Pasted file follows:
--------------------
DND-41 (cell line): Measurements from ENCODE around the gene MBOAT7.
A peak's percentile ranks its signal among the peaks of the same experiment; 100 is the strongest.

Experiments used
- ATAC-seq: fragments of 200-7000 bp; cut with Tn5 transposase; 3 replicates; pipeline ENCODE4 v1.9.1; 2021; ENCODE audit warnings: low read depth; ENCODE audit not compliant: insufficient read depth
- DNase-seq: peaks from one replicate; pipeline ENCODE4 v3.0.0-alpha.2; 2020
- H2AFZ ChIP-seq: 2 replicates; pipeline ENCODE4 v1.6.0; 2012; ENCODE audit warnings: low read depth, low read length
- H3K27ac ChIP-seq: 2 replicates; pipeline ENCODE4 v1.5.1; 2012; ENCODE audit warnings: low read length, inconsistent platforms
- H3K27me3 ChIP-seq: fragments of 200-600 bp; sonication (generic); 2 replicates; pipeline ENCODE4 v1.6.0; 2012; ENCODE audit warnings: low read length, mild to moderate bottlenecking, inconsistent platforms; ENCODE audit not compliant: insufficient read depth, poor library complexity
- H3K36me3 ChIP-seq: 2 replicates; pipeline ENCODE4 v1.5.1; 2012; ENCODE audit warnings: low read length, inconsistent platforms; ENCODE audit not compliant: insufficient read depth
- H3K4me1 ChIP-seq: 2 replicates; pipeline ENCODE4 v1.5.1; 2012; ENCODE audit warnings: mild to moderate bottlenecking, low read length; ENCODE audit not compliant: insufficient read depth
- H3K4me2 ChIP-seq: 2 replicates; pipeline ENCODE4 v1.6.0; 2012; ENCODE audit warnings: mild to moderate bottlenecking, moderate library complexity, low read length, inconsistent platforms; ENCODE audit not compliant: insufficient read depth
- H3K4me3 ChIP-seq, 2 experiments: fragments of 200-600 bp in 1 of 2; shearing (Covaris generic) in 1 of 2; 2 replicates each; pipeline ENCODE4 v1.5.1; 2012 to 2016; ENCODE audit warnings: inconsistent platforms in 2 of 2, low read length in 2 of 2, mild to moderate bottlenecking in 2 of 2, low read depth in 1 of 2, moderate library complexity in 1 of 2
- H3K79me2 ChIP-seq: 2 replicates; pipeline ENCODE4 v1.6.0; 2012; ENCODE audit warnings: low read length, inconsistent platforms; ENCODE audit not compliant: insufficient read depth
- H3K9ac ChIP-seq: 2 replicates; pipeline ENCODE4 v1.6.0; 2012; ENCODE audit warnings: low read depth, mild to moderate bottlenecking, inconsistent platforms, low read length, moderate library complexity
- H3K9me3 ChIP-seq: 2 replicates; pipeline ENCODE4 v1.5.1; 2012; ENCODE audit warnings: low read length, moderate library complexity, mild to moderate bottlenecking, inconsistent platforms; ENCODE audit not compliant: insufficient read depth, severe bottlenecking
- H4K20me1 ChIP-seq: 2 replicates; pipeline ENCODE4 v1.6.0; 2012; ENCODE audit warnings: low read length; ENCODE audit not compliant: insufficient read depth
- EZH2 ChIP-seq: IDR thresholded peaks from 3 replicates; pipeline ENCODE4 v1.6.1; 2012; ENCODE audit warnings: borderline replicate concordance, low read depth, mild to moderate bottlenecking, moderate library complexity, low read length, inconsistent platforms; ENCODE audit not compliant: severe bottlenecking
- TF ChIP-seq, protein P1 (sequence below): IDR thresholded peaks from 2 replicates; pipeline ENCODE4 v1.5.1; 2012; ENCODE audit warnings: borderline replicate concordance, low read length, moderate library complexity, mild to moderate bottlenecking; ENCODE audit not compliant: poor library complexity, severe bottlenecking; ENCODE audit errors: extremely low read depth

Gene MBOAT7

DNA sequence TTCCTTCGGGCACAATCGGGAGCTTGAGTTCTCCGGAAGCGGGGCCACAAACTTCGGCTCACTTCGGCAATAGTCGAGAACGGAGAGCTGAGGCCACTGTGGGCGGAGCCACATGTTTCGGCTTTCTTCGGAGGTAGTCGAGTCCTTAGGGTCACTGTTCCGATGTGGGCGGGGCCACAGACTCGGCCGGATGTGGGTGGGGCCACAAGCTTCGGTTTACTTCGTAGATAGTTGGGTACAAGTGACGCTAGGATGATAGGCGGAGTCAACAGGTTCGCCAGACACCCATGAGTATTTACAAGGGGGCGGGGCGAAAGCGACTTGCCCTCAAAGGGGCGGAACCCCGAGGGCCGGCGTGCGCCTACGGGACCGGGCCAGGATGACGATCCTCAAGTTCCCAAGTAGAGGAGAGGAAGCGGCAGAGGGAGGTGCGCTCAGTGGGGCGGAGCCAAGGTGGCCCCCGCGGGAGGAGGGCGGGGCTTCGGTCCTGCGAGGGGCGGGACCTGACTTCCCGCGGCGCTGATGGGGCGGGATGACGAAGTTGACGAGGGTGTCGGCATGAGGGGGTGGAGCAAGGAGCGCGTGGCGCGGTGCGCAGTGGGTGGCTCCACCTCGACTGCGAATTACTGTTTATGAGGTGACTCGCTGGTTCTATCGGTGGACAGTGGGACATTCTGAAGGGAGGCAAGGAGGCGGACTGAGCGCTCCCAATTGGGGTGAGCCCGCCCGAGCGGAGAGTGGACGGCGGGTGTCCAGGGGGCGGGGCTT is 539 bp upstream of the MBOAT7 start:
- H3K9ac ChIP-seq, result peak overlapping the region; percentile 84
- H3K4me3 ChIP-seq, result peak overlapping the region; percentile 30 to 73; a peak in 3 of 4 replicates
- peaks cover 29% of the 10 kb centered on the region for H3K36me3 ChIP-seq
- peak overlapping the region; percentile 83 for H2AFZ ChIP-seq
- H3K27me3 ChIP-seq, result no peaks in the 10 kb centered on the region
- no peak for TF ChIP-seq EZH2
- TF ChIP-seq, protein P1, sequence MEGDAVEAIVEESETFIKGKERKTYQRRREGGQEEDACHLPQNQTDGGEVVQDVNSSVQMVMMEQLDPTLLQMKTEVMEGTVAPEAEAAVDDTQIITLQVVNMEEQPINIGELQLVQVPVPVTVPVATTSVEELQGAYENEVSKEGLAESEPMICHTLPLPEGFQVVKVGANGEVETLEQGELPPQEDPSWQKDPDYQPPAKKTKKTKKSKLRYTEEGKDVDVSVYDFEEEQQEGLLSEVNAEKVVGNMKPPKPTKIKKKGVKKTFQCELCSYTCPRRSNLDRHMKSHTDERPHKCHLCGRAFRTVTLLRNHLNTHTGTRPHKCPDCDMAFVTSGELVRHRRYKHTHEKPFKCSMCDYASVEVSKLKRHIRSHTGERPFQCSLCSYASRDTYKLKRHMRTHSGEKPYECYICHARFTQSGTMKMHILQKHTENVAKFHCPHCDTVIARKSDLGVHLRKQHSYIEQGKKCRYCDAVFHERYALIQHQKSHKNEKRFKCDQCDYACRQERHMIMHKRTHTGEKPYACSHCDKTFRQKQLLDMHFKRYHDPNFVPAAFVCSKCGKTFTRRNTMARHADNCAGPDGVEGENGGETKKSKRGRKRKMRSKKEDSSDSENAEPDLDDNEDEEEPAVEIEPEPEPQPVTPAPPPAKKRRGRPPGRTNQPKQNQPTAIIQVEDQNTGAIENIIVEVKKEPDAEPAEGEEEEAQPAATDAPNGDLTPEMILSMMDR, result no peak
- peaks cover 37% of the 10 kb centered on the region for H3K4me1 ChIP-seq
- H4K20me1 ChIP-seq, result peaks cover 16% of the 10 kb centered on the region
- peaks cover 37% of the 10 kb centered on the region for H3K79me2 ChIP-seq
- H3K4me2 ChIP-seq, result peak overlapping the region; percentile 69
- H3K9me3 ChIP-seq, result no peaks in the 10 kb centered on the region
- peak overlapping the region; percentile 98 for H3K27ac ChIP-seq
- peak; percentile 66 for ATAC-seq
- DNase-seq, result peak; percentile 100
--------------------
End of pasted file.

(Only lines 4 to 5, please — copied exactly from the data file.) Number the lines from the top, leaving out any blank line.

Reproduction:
- ATAC-seq: fragments of 200-7000 bp; cut with Tn5 transposase; 3 replicates; pipeline ENCODE4 v1.9.1; 2021; ENCODE audit warnings: low read depth; ENCODE audit not compliant: insufficient read depth
- DNase-seq: peaks from one replicate; pipeline ENCODE4 v3.0.0-alpha.2; 2020